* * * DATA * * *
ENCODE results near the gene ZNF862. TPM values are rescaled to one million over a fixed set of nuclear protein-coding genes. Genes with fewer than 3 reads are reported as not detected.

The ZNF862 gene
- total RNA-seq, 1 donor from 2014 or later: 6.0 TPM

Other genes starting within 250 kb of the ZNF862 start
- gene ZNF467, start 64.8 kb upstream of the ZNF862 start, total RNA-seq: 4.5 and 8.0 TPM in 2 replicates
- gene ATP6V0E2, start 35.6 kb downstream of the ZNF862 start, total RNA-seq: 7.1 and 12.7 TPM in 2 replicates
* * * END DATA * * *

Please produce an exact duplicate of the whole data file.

ENCODE results near the gene ZNF862. TPM values are rescaled to one million over a fixed set of nuclear protein-coding genes. Genes with fewer than 3 reads are reported as not detected.

The ZNF862 gene
- total RNA-seq, 1 donor from 2014 or later: 6.0 TPM

Other genes starting within 250 kb of the ZNF862 start
- gene ZNF467, start 64.8 kb upstream of the ZNF862 start, total RNA-seq: 4.5 and 8.0 TPM in 2 replicates
- gene ATP6V0E2, start 35.6 kb downstream of the ZNF862 start, total RNA-seq: 7.1 and 12.7 TPM in 2 replicates